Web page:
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CompassStarChartStarNames

4.4 The ZenithStarChart Function

ZenithStarChart displays the entire sky above the local horizon.

Plotting the stars overhead.

The field of view in the graphic is 100 degrees in radial angle, and the horizon is shown as the brown ring near the outer edge, with the zenith shown in the center. The graphic is essentially the same as that produced by RadialStarChart[Zenith, date, RadialAngle -> 100*Degree, Horizon -> True, Planets -> {Sun, Moon}], except that the labeling around the edges is different.

Compass directions are written around the local horizon. Normally the chart is generated so that north is at the top, but you can use the option ViewVertical -> object to rotate the graphic so that a given object is located at the top. As with most star charts, a ZenithStarChart graphic must be held above your head in order to be aligned correctly.

ZenithStarChart accepts all the options available to StarChart.

The stars are not actually visible at sunrise, but star positions in the chart are nevertheless correct. Note the position of the Sun in the east, with the new moon just in front of it.

In[22]:=ZenithStarChart[SunRise[NewMoon[{1993,11,17}]],
StarColors -> True,
MagnitudeRange -> 4.0];

Toward the center bottom of this graphic, observe both a large and a small circle. These represent the Large and Small Magellanic Clouds.

In[23]:=ZenithStarChart[{1993,11,17,3,20,0},
Galaxies -> True,
StarLabels -> True,
RotateLabel -> False,
MagnitudeRange -> 3.0];

The Milky Way is shown as a dark blue band across the sky in this star chart. The Large and Small Magellanic Clouds are also shaded with dark blue.

In[24]:=ZenithStarChart[{1993,11,17,3,20,0},
MilkyWay -> True,
StarColors -> True,
RotateLabel -> False];

The MilkyWay option can be used with all star chart functions. If MilkyWay -> True, a shaded area representing our own Milky Way galaxy, plus the Large and Small Magellanic Clouds, is drawn on the chart. The default for this option is MilkyWay -> False.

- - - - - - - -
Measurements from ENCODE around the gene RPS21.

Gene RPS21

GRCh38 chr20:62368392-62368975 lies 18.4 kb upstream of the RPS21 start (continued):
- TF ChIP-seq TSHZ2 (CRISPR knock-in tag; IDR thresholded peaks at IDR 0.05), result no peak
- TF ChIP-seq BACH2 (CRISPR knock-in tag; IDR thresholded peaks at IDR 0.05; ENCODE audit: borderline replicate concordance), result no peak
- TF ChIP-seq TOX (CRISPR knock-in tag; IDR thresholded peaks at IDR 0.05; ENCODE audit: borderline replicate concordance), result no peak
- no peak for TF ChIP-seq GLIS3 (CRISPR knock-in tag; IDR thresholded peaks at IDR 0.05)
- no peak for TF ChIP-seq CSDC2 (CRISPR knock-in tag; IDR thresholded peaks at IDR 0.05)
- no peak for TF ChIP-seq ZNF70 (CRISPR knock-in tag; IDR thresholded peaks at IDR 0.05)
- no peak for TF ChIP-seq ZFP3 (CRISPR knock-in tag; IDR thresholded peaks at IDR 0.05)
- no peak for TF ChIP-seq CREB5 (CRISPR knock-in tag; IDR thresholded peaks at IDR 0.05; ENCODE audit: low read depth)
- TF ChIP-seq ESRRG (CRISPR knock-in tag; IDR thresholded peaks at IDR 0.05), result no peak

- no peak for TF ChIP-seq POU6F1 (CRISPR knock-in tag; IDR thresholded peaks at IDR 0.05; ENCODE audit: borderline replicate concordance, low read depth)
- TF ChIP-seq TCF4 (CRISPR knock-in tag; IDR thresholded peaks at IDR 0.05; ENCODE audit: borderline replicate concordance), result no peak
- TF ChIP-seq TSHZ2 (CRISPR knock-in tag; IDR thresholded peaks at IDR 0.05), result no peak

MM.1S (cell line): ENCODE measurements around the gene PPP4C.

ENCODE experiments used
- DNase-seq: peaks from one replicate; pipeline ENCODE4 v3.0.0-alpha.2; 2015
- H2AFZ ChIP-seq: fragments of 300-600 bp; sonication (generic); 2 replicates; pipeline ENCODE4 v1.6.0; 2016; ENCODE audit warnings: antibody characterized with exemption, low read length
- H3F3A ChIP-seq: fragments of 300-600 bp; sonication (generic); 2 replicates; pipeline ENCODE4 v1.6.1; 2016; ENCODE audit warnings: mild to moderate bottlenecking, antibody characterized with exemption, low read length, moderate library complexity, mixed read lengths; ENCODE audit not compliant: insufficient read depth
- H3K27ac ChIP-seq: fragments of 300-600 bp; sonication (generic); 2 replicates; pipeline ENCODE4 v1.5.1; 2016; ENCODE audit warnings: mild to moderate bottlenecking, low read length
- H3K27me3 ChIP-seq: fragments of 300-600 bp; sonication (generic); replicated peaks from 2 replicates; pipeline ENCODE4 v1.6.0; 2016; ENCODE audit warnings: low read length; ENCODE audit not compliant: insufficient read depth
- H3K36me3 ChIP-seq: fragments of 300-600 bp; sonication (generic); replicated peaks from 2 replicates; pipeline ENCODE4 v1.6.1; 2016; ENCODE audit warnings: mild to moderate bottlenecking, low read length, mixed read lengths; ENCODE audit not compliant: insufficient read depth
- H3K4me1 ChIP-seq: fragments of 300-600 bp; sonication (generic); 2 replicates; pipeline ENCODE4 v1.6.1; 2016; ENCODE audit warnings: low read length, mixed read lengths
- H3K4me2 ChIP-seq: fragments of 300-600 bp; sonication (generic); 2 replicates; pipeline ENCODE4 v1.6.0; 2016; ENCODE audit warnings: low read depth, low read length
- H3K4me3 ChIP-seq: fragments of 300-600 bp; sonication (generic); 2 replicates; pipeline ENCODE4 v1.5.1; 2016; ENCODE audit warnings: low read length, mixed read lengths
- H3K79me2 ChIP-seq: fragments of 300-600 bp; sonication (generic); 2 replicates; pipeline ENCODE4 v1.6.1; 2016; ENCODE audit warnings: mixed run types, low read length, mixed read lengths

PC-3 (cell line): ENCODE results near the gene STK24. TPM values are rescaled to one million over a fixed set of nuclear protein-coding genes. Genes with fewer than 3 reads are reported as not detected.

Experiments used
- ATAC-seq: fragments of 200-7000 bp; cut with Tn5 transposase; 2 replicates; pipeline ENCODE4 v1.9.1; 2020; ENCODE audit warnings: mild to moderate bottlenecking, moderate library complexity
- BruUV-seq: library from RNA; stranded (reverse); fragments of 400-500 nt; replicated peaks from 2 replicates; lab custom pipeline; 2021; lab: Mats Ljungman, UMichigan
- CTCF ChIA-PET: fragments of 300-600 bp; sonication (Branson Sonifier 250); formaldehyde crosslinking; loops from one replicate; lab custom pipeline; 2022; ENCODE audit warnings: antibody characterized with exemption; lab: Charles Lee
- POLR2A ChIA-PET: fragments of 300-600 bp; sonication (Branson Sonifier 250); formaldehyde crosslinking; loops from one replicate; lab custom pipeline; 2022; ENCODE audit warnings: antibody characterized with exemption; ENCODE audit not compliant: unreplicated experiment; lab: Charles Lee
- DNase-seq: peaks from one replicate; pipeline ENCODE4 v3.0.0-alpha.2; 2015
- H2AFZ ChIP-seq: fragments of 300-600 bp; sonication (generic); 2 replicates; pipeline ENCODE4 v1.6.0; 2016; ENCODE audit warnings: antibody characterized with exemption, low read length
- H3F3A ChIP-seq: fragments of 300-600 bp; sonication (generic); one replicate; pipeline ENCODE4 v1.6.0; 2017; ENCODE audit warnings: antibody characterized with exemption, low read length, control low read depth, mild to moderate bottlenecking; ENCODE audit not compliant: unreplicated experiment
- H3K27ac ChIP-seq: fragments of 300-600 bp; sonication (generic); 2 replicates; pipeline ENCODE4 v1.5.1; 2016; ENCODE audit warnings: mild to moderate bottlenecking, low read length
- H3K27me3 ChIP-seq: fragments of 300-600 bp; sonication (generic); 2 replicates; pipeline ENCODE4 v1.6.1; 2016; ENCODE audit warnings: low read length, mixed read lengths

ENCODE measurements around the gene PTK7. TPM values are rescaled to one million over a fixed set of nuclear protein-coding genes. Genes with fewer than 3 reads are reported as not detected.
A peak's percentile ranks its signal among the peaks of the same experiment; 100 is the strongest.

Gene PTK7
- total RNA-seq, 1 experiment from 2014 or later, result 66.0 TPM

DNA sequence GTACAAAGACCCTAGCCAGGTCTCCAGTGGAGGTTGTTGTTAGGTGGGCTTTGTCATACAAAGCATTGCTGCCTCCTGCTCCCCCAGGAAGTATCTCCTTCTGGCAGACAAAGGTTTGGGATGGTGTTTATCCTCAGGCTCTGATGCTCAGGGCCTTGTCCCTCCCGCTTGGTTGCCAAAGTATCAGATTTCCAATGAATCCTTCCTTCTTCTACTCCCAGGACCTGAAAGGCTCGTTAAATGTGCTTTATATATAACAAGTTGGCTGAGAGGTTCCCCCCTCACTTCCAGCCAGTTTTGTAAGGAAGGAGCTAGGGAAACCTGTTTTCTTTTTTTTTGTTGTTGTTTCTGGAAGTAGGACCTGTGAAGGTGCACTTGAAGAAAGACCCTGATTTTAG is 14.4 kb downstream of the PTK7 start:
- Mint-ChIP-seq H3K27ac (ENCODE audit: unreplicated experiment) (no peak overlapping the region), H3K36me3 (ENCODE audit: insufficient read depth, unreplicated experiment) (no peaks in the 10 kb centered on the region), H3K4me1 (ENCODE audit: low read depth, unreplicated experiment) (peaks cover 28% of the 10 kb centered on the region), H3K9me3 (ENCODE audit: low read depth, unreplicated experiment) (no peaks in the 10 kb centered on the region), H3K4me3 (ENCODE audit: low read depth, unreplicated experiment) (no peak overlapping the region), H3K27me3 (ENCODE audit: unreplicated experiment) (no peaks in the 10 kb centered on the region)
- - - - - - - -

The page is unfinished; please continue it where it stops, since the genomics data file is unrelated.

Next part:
As with planets and constellations, you may choose to have automatic labeling of stars. However, because there are so many stars, only the 25 brightest will be labeled. The option to invoke this is StarLabels -> True, with the default being StarLabels -> False.

Stars and planets are not the only objects that you can display on a star chart. There are many star clusters, some nebulae, and a few galaxies that are visible to the naked eye or binoculars. The Clusters, Nebulae, and Galaxies options display deep sky objects.

Clusters are displayed as special nine-dot symbols. These clusters can be removed from a star chart using the option Clusters -> False. Similarly, nebulae are displayed as squares representing the actual apparent size of the object. You can remove Nebulae from a star chart using the option Nebulae -> False. Although clusters and nebulae are displayed by default, the various galaxies are not. To display galaxies you need to use the option Galaxies -> True. Galaxies are displayed as circles with radii reflecting the actual size of the object.

Finally, use the option setting RotateLabel -> False to prevent rotated text being used for star and constellation labeling. The default is to rotate such labeling.

CompassStarChartStarNames



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